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    Sometimes running the command prompt to convert the drive from fat 32 to NTFS fixes a raw drive.
    joe

  11. #11
    Super Moderator BATcher's Avatar
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    I would guess that if your suggestion actually runs it would run the risk of screwing up the contents of the disk beyond recovery.

    Easeus' How to Convert/Change RAW File System to NTFS without Data Loss might be worth a very careful inspection. It leads to "EaseUS Data Recovery Wizard Free 10.8".
    (I suspect my link is very similar to Sudo15's in post #8.)
    BATcher

    Time prevents everything happening all at once...

  12. #12
    5 Star Lounger Vincenzo's Avatar
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    The MiniTools software suggested above is good. Another one I've used is Recuva, also free.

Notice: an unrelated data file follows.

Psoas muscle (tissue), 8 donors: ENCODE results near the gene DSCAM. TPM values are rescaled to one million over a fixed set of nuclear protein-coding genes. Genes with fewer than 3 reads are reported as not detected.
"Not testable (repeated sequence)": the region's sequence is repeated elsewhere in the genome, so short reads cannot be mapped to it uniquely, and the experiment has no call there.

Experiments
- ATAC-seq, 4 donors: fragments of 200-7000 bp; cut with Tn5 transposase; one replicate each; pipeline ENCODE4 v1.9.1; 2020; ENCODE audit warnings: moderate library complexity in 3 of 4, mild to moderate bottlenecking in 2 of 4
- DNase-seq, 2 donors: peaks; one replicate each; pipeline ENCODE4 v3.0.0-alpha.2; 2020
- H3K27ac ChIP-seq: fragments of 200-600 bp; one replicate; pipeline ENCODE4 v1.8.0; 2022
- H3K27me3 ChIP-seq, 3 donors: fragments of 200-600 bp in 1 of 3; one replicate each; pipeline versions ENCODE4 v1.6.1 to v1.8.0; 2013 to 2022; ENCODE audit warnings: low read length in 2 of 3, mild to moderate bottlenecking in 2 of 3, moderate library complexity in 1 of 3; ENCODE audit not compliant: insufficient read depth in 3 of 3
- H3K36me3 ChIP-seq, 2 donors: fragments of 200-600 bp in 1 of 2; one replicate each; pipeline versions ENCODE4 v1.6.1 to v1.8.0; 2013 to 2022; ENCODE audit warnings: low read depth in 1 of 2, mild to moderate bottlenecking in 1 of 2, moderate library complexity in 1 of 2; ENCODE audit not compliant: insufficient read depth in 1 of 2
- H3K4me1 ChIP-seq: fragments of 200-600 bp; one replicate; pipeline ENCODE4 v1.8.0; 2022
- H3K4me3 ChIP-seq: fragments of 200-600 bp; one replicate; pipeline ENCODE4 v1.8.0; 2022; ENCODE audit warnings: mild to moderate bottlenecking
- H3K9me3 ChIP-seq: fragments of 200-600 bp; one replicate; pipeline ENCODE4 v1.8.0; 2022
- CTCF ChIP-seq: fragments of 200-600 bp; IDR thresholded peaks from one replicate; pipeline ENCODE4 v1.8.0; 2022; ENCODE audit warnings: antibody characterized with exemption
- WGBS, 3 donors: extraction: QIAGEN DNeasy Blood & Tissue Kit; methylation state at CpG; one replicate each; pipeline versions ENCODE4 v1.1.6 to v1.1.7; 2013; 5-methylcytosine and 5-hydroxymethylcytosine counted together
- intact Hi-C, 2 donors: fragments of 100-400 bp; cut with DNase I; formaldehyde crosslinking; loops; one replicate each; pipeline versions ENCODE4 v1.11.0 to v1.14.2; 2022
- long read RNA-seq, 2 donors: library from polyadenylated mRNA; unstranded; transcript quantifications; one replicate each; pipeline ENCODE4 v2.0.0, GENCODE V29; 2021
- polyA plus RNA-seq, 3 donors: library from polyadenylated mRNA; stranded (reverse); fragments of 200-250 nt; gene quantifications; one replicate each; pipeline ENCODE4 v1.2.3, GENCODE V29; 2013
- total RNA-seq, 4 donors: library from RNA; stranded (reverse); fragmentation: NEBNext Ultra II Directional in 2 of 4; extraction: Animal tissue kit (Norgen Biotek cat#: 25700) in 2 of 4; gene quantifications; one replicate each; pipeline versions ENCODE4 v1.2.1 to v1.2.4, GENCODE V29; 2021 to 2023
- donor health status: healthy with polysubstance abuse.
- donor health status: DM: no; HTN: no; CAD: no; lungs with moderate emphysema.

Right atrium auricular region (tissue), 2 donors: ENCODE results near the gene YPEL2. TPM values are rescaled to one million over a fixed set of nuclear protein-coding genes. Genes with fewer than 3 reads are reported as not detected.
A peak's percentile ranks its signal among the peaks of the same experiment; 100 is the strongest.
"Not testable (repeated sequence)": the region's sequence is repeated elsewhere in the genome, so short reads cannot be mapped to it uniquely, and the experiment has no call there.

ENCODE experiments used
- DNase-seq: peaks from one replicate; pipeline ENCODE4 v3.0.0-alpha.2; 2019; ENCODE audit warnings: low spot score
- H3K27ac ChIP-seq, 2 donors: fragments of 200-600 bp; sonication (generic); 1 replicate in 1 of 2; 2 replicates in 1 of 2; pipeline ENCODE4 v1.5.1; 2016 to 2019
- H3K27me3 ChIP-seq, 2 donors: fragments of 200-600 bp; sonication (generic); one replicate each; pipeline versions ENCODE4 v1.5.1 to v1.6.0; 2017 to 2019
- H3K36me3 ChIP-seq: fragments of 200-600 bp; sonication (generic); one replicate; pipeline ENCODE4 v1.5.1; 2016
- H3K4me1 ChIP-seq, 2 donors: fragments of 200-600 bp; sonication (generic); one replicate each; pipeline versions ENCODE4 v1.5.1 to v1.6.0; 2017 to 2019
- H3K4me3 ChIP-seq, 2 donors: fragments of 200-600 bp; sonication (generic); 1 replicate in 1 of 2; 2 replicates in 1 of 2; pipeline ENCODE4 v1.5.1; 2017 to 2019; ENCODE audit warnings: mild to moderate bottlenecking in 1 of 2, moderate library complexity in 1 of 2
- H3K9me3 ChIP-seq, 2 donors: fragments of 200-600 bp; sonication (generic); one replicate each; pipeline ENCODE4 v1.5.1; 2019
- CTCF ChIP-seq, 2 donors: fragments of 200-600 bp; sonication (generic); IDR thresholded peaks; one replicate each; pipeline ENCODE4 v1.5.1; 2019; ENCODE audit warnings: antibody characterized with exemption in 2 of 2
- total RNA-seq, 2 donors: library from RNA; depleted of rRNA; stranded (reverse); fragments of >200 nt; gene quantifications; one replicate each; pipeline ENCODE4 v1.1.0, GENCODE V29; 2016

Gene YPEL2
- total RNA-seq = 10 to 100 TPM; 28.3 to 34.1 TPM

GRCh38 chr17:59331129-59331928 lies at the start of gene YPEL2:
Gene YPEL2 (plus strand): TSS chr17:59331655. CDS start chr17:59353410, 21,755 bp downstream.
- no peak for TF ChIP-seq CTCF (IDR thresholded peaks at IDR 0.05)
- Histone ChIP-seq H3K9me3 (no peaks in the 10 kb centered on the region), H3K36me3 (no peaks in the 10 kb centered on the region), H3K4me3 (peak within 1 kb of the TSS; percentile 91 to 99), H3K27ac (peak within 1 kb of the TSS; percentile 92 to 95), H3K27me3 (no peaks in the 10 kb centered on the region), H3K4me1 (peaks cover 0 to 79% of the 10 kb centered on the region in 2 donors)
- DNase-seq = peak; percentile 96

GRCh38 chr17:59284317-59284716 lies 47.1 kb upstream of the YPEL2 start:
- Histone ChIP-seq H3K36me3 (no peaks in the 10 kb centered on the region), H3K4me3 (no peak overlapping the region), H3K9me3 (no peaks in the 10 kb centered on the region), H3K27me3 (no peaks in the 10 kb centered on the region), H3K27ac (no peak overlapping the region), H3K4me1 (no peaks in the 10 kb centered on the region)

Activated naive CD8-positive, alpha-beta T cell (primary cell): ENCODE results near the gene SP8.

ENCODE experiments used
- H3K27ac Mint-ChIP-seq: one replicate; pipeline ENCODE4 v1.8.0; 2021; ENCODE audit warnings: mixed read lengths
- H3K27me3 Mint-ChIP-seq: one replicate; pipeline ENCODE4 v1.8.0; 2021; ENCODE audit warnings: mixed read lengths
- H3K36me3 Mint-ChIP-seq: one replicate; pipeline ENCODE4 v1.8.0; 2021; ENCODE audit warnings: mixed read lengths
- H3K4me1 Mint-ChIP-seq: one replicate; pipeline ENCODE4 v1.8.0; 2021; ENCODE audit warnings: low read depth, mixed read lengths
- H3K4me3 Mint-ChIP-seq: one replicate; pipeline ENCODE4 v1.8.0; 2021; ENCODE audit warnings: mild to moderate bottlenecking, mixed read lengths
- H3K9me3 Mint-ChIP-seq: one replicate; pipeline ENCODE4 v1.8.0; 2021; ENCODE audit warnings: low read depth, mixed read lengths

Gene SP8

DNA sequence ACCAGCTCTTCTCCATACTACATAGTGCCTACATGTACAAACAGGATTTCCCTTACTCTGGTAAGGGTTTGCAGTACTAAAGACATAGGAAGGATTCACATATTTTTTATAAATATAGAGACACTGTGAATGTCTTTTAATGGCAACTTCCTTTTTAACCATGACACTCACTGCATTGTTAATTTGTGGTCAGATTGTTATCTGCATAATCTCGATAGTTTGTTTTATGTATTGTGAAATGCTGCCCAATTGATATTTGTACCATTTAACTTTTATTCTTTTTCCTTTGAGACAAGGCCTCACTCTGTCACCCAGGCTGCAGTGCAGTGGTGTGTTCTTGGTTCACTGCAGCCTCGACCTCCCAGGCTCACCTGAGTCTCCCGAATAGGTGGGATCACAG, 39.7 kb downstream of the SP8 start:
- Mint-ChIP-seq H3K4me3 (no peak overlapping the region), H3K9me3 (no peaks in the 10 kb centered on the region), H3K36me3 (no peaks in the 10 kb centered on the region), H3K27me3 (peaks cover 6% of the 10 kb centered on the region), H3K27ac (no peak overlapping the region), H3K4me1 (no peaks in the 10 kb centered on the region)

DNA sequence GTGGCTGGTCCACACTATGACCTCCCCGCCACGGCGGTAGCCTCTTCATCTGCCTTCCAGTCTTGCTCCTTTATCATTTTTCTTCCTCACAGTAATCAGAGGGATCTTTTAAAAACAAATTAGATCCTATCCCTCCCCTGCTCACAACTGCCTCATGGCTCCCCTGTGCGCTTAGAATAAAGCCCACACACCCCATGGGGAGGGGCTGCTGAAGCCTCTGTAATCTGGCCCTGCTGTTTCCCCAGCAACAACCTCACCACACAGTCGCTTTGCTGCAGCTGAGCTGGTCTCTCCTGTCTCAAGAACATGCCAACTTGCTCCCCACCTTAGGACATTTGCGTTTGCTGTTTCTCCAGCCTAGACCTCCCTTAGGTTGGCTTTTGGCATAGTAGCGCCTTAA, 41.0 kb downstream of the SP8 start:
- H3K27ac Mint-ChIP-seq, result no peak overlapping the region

A good one, but not free, is GetDataBack. (but I think it has a free trial to see if it can find your files).
    Last edited by Vincenzo; 2016-11-13 at 15:39.

  13. #13
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    Thanks for your replies. I ended up using the TestDisk program to fix the problem, as described here.
    https://www.wintips.org/fix-you-need...er-usb-unplug/

    The TestDisk program found and restored the inaccessible partition, and I was able to access everything on the drive again; however, there appeared to be a user permission issue. (This probably arose when I ran chkdsk at one point, which said that it reset something on all the drive contents.)